Review: The 33


By Christian DiMartino

The 33 tells an Oscar-golden story, but settles for the bronze. Here is a well-intentioned, gripping, but straight-forward and somewhat miscasted film that, despite its faults, has its heart in just the right place. There are pitfalls, but they slip past. Barely.

The film tells the true story of the group of Chilean miners (some of them are played by Antonio Banderas, Oscar Nunez, and Lou Diamond Philips) who were trapped when a gold and copper mine collapsed just a few years ago. They were trapped down there for 69 days.

We see their strength and courage as they try to keep it together, rationing their food and dreaming of the outside world. The film also focuses on their families above ground, and their struggle to keep it together. It also, of course, focuses on the rescue mission.

The miners’ endurance surely was tested, and sitting through The 33 can feel like an endurance test of its own. Perhaps it is because we know the outcome already. Nonetheless, despite its slow stretches, watching them reach that outcome can be riveting at times. When I see a film like this, I try to imagine myself in the characters’ shoes. Hopefully, I never have to try those shoes on.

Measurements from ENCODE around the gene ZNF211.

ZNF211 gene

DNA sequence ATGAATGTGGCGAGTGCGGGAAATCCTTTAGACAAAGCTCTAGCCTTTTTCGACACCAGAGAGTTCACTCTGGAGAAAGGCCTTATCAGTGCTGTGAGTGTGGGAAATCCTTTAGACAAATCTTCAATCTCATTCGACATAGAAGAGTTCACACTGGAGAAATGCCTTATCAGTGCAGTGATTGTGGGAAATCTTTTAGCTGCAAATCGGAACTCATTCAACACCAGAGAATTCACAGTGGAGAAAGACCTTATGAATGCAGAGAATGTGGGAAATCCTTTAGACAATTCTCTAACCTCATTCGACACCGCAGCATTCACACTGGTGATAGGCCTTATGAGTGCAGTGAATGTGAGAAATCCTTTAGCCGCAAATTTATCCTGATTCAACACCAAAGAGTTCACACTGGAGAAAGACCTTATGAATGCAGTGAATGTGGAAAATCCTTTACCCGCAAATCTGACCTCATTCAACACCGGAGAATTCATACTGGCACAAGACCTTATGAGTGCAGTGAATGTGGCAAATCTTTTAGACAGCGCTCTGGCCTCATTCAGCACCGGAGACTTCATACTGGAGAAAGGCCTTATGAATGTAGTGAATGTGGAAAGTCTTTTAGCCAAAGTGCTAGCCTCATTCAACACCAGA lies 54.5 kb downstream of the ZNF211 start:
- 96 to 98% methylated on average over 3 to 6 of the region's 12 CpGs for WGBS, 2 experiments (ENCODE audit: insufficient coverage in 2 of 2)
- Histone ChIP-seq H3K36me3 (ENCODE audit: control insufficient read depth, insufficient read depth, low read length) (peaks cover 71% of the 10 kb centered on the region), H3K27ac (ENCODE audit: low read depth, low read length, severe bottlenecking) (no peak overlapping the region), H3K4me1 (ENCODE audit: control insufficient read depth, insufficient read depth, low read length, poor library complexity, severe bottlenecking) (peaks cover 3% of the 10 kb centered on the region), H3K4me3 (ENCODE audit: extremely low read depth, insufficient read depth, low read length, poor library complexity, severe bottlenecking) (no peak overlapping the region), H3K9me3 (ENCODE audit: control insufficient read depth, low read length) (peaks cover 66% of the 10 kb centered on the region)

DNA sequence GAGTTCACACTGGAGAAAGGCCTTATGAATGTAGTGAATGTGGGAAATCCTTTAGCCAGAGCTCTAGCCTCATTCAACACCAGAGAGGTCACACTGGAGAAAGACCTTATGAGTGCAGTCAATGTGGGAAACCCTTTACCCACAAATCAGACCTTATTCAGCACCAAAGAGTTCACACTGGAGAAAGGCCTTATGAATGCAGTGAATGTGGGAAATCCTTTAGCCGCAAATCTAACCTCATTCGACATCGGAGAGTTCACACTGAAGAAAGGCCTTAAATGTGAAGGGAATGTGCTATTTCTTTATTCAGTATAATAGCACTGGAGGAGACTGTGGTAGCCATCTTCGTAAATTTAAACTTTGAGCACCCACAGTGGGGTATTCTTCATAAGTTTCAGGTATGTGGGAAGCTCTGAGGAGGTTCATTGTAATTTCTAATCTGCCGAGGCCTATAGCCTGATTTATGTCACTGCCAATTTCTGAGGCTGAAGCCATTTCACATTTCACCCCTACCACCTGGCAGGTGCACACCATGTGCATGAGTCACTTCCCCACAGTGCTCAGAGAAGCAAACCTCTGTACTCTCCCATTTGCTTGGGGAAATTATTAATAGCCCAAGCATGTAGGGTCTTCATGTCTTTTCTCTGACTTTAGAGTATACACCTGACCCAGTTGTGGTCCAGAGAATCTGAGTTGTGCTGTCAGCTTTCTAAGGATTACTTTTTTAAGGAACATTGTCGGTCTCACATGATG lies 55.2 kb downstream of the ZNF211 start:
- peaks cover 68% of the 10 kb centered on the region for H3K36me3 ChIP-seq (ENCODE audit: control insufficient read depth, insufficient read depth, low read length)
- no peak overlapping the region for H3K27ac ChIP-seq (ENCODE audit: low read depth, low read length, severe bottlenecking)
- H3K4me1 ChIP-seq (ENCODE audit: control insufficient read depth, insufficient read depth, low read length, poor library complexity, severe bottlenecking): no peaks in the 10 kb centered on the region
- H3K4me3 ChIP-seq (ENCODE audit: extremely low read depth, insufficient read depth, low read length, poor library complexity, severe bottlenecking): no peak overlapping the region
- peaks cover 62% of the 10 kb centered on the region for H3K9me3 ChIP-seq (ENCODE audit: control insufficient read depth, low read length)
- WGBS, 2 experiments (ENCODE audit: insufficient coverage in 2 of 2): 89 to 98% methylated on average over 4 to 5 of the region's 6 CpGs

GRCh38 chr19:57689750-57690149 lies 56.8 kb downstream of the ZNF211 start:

The film also features a good score from the late James Horner, one of his final pieces. It flows well with the rest of the film. Especially in the intense moments.

The performances are also pretty solid, particularly Banderas. I’m thinking it, so I must say it: some of the casting choices don’t make any sense. We have some great actors here, such as Juliette Binoche, Rodrigo Santoro (NOT Gael Garcia Bernal… my bad), Gabriel Byrne, Bob Gunton. Some of these choices make sense. But Binoche, Byrne, and Gunton as Chileans? No sirree Bob. And to think just earlier this year people griped about Emma Stone playing a Hawaiian (which is also quite ridiculous, might I add). Their performances are fine, but the casting doesn’t add up.

I didn’t dislike The 33, because it is an inspiring story, and it means well. However, it does feel like a bit of a missed opportunity. It couldn’t be a very easy story to tell. It tries to focus on too many characters, and only succeeds at capturing a few of them. The 7 seems more like a reasonable title. The filmmakers must’ve realized that they couldn’t illustrate every character, hence why they don’t. It’s acceptable, but simple.

The same can be said about the film. It’s acceptable, but simple. But compared to what it could be rather than what it should be, it sort of falls short. I am mildly recommending it, but it’s a very close call. That’s probably because you caught me in a somewhat good mood.

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